This review may contain minor spoilers.

Going in to Ridley Scott’s The Martian, I really wasn’t expecting a lot. Despite Scott being one of my favourite directors of all time, his endeavours as of late have been underwhelming to say the least, and I’ve never really been a fan of Matt Damon, so it’s safe to say I was pretty sceptical. If you’re currently in the same situation as I was, I wholeheartedly urge you to go and watch The Martian, because it is truly one of the best cinema experiences of 2015.

The Martian stars Matt Damon as Mark Watney, an astronaut and botanist stranded on Mars after he is separated from the rest of his team during a storm. They head home, assuming the worst, while Mark has to carve a life out for himself on the Red Planet while NASA try to get him home.

I don’t really want to go much deeper into the plot than that, because this really is one of those films where you’re better off going in blank. I’d gone in having seen two trailers, and even just that short an amount of time put me at a disadvantage because most of the film’s good (and appropriate) jokes are used in those previews. Despite that, I found the plot of The Martian to be simply fantastic. It’s one of the best-written films of the year in my opinion, with realistic and entertaining dialogue that made this films 140-minute run time go by a breeze. That said, very little of the film’s running time is given to developing characters, particularly the astronauts actually up in space, so it was a very wise decision by the filmmakers to never actually kill any of them off, because the viewer simply wouldn’t be fussed.

That said, the plot really was great and had some really interesting elements. There’s some great contrasting throughout between the bubbly, playful scenes of Watney alone on Mars and the dog-eat-dog politics going on in NASA, all of which are anchored thanks to some wonderful performances and great, but slighty shallow, writing.

Regarding all the space stuff, I found it really intriguing, especially the plan to retrieve Watney from Mars. The final 30 minutes or so begins to feel like a heist movie, and it’s truly thrilling and exhilerating watching the audacious plan play out. The only film I can compare The Martian to is Christopher Nolan’s Interstellar, but that’s not a fair comparison either because they are both really different. The latter definitely goes for a more grounded, scientific and bleaker mood, whereas The Martian is a lot more upbeat and a little bit more zany, but it still has deliciously dark and tense moments that will have you watching through your hands.

As I said, the characters in The Martian aren’t fantastically written, with even the main players being a little shallow for my liking, but luckily the performances from most of the cast rectify this entirely. For those that don’t know, I’m really not a huge fan of Matt Damon, by which I mean his performances can sometimes be as wooden as a tree, but here I have to be honest and say that his performance was absolutely spellbinding. His performance is at times downright hilarious and he delivers his lines with conviction and gravitas when required. He definitely holds the film together, and I highly doubt that many actors working these days could have the panache and pure talent to perform alone for the best part of a 140-minute film. But the good performances definitely don’t end there. Even though Damon may technically be the best one there, my personal favourite performance is easily Donald Glover as Rich Purnell. Even though he’s on-screen for approximately 11 minutes, his role is instrumental to the film’s plot, and he handles this responsibility with such conviction and confidence, giving one of the film’s best performances and outshining even esteemed actors such as Chiwetel Ejiofor (but he was really great too). Glover is easily my favourite young actor currently working, and seeing the pure talent here gives me great hope for the future. The rest of the cast was very good, with great turns from Jessica Chastain as Lewis, Ant-Man‘s Michael Peña as Martinez, and Sebastian Stan as Beck. The one performance that wasn’t quite up to scratch in my opinion was Kate Mara as Johansson, and although she was by no means bad, her character wasn’t given a whole lot to do so she was never really given the chance to figuratively flex her muscles.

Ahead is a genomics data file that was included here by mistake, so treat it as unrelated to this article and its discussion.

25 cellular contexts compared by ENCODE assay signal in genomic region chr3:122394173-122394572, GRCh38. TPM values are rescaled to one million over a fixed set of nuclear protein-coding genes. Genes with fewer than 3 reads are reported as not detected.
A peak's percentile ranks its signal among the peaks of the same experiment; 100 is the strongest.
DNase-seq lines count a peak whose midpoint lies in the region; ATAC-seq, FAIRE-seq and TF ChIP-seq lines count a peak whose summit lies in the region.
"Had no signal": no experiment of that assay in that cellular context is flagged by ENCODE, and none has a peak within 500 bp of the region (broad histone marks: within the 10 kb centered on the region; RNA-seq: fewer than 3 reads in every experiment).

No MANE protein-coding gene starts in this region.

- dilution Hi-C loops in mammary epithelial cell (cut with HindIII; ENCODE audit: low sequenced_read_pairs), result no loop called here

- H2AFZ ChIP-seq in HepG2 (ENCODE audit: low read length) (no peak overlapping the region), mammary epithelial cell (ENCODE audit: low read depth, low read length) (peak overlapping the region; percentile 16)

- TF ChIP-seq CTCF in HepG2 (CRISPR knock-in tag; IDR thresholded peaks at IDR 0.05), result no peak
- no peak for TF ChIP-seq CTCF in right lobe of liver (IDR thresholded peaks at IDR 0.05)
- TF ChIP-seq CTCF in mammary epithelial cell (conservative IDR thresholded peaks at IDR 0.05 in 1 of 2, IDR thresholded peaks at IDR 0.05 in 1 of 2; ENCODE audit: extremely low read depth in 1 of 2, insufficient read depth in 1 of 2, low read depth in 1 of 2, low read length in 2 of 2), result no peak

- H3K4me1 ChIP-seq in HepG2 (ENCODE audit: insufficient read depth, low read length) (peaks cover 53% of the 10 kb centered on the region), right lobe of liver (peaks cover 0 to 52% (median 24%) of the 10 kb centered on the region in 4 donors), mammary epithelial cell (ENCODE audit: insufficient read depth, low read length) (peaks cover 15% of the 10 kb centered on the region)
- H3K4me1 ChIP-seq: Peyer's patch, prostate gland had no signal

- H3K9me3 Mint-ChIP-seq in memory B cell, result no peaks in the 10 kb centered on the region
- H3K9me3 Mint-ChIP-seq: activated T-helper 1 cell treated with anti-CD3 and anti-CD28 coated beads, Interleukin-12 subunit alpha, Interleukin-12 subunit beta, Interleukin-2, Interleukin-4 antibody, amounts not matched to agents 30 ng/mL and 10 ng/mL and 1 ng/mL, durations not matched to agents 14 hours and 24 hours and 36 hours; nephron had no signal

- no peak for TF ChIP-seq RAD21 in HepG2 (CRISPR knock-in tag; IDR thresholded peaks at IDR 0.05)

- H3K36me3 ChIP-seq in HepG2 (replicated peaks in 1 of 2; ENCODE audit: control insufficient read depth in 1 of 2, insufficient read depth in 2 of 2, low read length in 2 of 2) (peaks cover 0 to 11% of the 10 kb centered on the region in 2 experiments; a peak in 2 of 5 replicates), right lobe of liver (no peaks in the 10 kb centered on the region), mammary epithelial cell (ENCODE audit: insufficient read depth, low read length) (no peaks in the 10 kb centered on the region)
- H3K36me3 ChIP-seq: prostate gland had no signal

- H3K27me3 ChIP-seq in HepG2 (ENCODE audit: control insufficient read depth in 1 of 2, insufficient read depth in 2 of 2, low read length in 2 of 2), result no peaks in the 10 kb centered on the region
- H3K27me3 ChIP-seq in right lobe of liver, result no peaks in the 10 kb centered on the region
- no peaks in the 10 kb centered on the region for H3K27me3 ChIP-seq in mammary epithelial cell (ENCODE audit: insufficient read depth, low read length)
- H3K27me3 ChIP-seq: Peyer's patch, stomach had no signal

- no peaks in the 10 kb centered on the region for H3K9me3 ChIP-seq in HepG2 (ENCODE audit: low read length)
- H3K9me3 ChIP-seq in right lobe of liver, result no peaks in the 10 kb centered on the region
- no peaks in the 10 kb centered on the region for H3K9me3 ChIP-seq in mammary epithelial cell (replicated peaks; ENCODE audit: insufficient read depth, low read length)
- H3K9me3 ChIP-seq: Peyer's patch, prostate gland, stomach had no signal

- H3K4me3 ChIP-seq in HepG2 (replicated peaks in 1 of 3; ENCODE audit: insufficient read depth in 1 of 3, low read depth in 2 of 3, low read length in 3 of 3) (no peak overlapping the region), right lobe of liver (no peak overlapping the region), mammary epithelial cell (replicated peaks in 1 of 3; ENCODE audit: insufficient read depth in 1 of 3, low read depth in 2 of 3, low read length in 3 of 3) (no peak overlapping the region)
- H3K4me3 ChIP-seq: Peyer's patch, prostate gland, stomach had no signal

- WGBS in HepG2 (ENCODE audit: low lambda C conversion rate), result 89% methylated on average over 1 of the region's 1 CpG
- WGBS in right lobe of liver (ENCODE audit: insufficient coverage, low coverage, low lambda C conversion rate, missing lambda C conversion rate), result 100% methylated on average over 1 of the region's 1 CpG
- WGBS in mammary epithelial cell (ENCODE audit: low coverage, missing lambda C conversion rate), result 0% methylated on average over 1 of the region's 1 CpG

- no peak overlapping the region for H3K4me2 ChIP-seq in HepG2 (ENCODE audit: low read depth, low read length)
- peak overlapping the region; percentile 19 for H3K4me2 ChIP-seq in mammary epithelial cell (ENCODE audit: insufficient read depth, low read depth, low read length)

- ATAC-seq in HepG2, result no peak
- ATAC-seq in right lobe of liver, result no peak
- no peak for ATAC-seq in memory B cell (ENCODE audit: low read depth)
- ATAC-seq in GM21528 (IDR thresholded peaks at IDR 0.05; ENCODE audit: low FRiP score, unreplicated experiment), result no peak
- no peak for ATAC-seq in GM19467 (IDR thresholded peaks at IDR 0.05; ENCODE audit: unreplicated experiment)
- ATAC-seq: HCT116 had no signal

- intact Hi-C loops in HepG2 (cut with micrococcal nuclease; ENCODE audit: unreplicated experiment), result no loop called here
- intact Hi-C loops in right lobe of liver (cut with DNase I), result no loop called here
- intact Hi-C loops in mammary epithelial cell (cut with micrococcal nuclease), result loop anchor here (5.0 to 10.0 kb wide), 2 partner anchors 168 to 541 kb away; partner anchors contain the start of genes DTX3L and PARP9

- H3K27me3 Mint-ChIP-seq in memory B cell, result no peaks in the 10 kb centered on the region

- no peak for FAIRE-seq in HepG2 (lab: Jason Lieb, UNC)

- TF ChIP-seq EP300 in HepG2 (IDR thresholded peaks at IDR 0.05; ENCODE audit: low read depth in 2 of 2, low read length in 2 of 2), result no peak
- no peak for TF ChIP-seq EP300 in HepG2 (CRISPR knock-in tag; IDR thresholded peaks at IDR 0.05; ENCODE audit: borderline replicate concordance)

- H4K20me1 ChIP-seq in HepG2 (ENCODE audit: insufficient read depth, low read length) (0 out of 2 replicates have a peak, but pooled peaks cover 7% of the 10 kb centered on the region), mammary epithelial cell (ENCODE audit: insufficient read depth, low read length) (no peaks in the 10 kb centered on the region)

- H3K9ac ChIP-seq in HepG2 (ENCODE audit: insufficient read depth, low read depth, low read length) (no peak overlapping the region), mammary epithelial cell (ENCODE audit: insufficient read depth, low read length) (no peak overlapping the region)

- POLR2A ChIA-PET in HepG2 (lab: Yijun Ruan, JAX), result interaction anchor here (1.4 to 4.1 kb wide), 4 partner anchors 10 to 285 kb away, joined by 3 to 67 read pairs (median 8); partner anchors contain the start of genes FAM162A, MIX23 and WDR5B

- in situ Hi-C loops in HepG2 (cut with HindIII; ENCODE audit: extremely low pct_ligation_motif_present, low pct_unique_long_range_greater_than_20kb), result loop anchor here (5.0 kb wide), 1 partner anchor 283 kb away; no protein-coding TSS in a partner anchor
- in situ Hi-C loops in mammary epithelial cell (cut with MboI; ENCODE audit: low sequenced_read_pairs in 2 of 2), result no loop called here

Behind the scenes, The Martian is just as much a marvel as it is in front of the camera. Ridley Scott’s direction is simply wonderful, a great return to form for the legendary director, and at points this film really reminded me of my favourite Scott film, Alien. From the broad establishing shot at the start to the slow removal of the film’s title in the opening credits to the subtle nods in the score to some of Alien‘s beats, it really made me fall in love with this film even more. The CGI is also spectacular, especially the space ships and the beautiful landscapes of our solar system, which looked so really and absolutely stunning. The score is also magical and really ramps up the tension when needs be, which compliments this films expertly.

Despite some really underdeveloped characters, The Martian is one of my favourite films of the year thanks to its spellbinding plot, magnificent performances and truly masterful direction. If you dislike Matt Damon, you most certainly won’t after seeing this. The Martian is Ridley Scott’s best film in years and one of the best space movies of all time.

★★★★½

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